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What The Miami Dolphins' Locker Room Culture Can Teach Us

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The recently released Wells report of the harassment against Jonathan Martin puts to rest many of the questions about the culture of the Miami Dolphins' locker room and Richie Incognito's relationship with Martin. Yet new questions emerge.

We now know that Incognito and two other teammates bullied Martin over a long period of time, and that Incognito's bullying adversely affected Martin's mental health. Incognito's bullying was complicated by the fact that Martin acted at times in ways that led Incognito to believe that they were friends. Moreover, Martin never confronted Incognito about the bullying. Nor did he ever complain about his harassment to the Dolphin's management. Although it may appear as though Martin was complicit in his own victimization, we learn that Martin's inaction was due to feelings of helplessness brought on by the bullying and to a team culture that demanded conformity, acquiescence and silence. The report does not explain how the Dolphins' culture became as toxic as it was or how the Dolphins' management remained oblivious to the hostile and abusive workplace environment that Incognito and others explicitly maintained.

Ironically, in 2013 before Martin went public, the Dolphins' management instituted a workplace conduct policy, which defined all of the offensive behavior that Incognito engaged in as harassment. Incognito and his teammates signed a form saying that they understood the policy and would uphold it. Although the report concludes the obvious -- that the conduct policy "may not have been fully appreciated" -- the report does not explain why the players did not grasp its implications for their own behavior or why the Dolphins' management was unaware of reprehensible behavior going on under their own noses. The report excuses management by noting, "We are unaware of any analogous situation in which anti-harassment policies have been applied to police how NFL teammates communicate and interact with each other." The word "police" may be an unfortunate one. Should management be expected to bear full responsibility for monitoring a team's culture and enforcing anti-harassment rules? What about the players themselves? What responsibility do players have for building a team culture based on principles of respect? According to the Wells report, the Dolphins' team had a "Judas Code" against "snitching," which players enforced through fines and at least one assistant coach upheld. In Martin's case and in cases of bullying more generally, peer norms against "snitching" make it extremely difficult for those in authority to "police" the peer culture and enforce anti-harassment policies.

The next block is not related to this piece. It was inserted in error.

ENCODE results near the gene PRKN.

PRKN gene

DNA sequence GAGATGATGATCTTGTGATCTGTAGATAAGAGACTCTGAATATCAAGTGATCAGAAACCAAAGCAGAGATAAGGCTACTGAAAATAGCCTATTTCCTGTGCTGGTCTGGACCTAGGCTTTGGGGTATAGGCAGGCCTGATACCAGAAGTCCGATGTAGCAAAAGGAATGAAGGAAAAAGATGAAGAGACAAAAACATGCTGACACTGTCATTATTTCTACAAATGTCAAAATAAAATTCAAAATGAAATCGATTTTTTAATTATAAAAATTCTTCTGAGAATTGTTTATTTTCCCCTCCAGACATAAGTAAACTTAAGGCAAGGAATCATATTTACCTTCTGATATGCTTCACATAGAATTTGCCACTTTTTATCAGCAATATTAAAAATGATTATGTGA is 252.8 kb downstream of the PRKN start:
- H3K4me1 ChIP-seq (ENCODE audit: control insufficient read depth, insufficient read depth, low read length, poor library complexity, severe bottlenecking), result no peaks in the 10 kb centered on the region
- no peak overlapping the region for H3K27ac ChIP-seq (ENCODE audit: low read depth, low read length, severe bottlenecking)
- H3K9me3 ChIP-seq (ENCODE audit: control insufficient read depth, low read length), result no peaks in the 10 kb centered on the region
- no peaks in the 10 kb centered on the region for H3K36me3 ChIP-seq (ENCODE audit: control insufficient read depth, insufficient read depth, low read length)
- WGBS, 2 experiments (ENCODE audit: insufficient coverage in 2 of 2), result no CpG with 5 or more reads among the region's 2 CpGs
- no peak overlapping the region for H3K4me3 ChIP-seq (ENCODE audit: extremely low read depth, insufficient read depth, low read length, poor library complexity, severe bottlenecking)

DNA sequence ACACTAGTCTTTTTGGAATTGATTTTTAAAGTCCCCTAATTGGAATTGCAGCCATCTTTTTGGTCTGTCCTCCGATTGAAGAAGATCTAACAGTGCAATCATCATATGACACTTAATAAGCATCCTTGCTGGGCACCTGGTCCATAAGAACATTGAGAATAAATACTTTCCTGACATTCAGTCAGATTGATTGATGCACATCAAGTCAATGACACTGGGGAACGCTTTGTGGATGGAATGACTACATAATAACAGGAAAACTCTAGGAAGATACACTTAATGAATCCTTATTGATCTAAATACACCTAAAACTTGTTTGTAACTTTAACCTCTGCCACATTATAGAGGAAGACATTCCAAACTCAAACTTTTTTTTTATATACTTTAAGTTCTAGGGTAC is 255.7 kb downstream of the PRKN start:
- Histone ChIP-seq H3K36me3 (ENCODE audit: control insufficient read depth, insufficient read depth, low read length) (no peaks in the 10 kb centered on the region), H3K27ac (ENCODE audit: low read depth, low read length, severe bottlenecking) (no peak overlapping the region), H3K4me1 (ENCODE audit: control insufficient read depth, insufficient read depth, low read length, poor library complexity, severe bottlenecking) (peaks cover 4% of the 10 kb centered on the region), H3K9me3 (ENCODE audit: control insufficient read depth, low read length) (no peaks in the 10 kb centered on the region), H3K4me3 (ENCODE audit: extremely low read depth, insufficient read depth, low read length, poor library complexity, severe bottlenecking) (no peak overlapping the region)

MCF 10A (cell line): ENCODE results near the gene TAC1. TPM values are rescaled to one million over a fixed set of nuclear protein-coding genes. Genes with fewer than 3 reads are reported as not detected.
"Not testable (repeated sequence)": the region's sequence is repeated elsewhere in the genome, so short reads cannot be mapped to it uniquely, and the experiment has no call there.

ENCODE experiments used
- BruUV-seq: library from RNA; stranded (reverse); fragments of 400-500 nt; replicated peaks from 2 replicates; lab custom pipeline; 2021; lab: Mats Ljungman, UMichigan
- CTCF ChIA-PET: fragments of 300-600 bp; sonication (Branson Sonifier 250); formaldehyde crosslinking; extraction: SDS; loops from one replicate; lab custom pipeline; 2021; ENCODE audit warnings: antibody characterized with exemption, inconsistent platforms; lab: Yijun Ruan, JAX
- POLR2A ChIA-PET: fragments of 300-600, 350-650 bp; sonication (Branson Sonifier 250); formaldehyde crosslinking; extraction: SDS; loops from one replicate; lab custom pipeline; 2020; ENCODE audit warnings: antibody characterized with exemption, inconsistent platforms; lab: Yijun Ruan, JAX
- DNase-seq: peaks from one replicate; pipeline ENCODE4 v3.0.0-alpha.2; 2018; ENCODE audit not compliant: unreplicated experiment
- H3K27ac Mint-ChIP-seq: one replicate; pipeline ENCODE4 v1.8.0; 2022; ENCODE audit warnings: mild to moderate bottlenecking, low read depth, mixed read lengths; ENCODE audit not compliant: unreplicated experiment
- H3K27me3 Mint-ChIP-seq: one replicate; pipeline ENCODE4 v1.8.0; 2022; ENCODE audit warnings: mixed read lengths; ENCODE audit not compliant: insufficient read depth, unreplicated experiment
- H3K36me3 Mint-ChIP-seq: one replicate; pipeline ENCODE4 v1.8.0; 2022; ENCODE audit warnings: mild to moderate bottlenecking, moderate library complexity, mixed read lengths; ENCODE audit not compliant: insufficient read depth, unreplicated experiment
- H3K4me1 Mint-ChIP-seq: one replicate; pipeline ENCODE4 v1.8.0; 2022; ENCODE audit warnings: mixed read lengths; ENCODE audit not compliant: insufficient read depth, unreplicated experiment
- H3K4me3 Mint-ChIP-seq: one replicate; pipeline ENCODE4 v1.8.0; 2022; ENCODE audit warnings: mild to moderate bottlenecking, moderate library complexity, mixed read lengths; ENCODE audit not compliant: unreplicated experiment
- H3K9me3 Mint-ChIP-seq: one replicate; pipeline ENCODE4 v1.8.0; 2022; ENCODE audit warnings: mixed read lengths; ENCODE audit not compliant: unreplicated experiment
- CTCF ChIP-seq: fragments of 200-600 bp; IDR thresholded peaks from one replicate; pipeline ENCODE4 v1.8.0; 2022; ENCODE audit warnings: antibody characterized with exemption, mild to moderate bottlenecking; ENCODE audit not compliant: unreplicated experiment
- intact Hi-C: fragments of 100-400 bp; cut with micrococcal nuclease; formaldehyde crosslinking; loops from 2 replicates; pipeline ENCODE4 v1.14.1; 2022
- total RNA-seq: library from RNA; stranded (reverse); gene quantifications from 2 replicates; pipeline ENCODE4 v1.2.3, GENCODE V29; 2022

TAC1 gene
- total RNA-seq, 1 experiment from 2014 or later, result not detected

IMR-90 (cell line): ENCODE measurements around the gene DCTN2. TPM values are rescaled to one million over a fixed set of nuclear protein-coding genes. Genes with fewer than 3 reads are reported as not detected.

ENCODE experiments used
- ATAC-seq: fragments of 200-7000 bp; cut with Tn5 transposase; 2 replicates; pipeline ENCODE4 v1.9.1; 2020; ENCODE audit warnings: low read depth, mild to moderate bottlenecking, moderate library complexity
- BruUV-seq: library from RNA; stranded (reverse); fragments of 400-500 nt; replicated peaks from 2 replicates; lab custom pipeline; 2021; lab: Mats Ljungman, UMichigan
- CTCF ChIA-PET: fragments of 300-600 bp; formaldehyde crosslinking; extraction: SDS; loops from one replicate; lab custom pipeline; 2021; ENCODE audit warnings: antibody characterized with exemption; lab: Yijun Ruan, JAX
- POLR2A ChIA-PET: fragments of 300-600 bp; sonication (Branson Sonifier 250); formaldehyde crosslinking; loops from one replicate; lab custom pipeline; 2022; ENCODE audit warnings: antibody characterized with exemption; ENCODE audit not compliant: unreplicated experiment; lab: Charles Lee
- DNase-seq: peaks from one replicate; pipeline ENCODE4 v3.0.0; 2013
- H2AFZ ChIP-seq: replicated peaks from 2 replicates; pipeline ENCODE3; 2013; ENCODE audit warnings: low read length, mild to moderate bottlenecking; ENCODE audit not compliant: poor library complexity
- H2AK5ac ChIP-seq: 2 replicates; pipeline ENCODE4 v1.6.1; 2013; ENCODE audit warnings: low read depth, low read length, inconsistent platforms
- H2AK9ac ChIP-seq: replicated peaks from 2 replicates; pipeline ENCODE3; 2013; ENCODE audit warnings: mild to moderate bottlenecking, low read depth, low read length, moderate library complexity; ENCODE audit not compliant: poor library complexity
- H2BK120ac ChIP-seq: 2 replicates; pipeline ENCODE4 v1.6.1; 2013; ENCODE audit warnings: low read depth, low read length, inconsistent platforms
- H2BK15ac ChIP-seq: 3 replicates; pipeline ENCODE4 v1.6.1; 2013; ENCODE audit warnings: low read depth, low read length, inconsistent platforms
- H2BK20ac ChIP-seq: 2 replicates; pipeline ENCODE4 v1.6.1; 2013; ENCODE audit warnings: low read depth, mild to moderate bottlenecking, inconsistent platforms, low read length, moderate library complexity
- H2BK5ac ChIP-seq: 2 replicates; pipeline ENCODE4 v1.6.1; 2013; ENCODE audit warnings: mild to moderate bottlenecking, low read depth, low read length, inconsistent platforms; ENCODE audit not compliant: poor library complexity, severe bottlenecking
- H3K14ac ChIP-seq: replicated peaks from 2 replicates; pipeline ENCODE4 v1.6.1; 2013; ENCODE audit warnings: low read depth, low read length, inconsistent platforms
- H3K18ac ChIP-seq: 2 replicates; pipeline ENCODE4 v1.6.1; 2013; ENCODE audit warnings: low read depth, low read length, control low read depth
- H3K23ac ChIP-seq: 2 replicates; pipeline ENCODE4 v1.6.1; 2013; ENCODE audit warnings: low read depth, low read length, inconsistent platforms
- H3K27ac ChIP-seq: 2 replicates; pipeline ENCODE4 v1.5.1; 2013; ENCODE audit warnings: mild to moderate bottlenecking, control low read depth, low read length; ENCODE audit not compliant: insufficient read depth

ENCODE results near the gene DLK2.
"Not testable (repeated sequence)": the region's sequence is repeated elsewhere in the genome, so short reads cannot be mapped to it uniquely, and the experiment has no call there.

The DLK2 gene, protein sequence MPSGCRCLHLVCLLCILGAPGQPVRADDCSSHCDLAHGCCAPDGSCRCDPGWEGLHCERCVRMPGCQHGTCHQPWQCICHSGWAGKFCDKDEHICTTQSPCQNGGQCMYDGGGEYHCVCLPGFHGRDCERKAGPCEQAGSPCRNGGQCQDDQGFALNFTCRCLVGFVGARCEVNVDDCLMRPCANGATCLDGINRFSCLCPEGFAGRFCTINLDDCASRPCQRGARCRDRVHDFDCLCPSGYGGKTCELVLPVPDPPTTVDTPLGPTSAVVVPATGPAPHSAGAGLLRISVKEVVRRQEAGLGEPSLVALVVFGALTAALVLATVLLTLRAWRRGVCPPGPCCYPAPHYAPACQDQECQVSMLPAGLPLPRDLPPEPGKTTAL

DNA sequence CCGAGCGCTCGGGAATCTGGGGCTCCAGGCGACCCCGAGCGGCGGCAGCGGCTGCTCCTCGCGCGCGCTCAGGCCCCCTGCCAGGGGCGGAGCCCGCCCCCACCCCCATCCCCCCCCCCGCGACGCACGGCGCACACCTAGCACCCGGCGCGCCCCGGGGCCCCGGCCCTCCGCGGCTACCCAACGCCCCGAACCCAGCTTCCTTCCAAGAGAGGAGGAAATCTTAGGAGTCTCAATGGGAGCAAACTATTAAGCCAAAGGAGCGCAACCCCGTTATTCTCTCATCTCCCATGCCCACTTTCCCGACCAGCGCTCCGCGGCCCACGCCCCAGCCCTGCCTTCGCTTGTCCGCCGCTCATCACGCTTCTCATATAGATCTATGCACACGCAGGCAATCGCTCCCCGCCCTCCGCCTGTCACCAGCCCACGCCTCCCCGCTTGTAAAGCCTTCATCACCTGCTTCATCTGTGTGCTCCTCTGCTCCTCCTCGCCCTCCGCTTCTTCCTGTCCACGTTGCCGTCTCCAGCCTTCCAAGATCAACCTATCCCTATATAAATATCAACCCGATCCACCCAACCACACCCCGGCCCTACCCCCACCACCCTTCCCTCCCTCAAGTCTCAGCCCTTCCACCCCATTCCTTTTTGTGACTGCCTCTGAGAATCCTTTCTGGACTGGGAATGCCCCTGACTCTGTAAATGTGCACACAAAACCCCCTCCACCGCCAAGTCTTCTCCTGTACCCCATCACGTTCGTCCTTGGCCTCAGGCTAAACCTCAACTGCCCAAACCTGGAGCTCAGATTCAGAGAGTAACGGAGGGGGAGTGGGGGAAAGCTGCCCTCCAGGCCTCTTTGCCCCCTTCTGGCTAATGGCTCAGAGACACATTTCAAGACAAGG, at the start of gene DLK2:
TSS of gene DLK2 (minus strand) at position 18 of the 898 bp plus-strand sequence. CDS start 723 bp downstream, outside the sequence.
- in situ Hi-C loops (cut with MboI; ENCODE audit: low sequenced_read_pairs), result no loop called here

The Wells report offered a tepid recommendation to the Dolphins' front office and to the NFL management more generally, suggesting that they provide "detailed examples of the types of joking or taunting that amount to unacceptable behavior" and "formal training concerning the kind of trash talking and other behavior that could amount to harassment." This recommendation implies that the problems of bullying and harassment are rooted in a lack of information. Why don't NFL players, all of whom are adults and most of whom are college-educated, know what constitutes bullying and harassment? The problem is not that the players are ignorant about what is right and wrong but that they have grown up in an individualistic culture that blames the victim and excuses the bystanders from taking moral responsibility. We have known how to prevent bullying and harassment for a long time now. We have yet to put in place serious policies that we know will be effective.

If the NFL is serious about preventing harassment in their locker rooms, they can get behind research-based programs in schools and in youth sports that teach students and student athletes how to become moral leaders in their classrooms in locker rooms.

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